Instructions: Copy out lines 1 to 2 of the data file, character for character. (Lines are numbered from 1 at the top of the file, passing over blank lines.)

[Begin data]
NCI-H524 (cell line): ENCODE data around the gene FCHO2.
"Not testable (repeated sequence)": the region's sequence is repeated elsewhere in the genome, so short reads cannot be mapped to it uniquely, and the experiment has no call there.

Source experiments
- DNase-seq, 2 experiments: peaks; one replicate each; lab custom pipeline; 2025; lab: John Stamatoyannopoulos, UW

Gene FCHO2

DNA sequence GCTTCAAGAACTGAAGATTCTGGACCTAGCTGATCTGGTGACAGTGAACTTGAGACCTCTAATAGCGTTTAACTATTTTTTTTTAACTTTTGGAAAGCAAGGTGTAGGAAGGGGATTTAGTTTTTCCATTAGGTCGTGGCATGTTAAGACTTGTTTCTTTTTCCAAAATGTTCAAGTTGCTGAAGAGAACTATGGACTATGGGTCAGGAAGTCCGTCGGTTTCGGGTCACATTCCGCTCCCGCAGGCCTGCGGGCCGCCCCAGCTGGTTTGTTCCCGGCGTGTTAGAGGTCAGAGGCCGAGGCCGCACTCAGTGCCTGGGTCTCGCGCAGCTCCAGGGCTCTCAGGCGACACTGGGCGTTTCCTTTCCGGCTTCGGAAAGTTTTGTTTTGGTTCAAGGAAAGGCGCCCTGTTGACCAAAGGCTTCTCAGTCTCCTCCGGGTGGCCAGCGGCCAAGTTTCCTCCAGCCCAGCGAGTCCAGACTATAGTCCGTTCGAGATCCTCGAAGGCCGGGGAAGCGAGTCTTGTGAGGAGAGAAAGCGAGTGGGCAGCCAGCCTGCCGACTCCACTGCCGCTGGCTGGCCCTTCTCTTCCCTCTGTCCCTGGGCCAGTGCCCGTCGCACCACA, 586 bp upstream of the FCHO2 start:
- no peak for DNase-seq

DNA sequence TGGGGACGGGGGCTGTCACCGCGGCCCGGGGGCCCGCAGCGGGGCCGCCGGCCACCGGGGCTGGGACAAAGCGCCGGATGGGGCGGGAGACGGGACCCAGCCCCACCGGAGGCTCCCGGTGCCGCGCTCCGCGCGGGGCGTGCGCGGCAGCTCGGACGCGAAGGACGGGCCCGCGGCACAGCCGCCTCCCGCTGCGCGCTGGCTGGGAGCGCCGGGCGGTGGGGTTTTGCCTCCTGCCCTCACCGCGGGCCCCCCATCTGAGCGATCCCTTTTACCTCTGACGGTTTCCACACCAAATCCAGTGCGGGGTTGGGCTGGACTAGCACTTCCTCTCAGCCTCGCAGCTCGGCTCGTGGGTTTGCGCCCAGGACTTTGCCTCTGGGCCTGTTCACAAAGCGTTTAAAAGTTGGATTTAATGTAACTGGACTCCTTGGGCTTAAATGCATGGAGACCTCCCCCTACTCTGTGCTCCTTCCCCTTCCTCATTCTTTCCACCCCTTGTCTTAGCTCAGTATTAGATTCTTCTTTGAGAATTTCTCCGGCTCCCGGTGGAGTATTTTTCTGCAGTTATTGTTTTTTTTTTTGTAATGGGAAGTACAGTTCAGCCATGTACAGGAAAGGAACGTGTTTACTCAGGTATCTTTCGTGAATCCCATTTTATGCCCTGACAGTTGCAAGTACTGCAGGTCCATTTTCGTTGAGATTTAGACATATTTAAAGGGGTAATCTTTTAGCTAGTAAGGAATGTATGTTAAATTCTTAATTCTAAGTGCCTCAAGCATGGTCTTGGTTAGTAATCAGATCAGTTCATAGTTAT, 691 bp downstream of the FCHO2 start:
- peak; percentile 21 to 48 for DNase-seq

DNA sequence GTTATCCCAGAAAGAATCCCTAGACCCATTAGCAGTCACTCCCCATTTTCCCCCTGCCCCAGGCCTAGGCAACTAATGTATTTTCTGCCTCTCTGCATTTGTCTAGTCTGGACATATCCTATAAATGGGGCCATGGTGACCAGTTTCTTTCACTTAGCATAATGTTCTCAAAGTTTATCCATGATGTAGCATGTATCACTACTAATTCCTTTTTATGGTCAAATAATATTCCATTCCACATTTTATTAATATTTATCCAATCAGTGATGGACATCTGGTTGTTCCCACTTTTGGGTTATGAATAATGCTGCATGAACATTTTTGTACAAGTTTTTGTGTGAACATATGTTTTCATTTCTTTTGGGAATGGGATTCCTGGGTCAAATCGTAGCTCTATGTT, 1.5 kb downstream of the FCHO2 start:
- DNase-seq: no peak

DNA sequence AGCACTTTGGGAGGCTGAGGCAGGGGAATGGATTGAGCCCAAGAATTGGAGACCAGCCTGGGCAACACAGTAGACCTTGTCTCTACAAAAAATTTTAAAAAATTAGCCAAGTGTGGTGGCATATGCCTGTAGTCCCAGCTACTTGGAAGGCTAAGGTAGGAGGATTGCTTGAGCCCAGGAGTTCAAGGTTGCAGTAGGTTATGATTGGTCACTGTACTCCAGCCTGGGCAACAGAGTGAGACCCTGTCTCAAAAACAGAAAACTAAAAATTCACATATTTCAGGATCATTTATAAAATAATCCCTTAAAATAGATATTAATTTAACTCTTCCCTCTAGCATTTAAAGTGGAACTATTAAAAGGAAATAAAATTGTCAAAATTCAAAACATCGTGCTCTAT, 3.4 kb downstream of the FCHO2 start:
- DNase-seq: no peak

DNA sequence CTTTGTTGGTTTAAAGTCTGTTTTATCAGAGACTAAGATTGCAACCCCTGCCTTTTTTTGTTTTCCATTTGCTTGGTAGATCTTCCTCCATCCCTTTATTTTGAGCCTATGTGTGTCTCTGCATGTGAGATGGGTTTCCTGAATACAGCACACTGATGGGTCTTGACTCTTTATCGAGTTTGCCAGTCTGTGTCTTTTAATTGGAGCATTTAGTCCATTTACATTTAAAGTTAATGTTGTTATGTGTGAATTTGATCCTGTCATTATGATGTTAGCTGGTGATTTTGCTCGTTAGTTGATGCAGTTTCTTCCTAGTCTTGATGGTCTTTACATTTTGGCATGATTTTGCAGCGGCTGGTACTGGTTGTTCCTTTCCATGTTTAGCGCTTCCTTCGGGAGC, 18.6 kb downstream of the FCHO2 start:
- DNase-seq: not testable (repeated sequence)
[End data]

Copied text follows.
NCI-H524 (cell line): ENCODE data around the gene FCHO2.
"Not testable (repeated sequence)": the region's sequence is repeated elsewhere in the genome, so short reads cannot be mapped to it uniquely, and the experiment has no call there.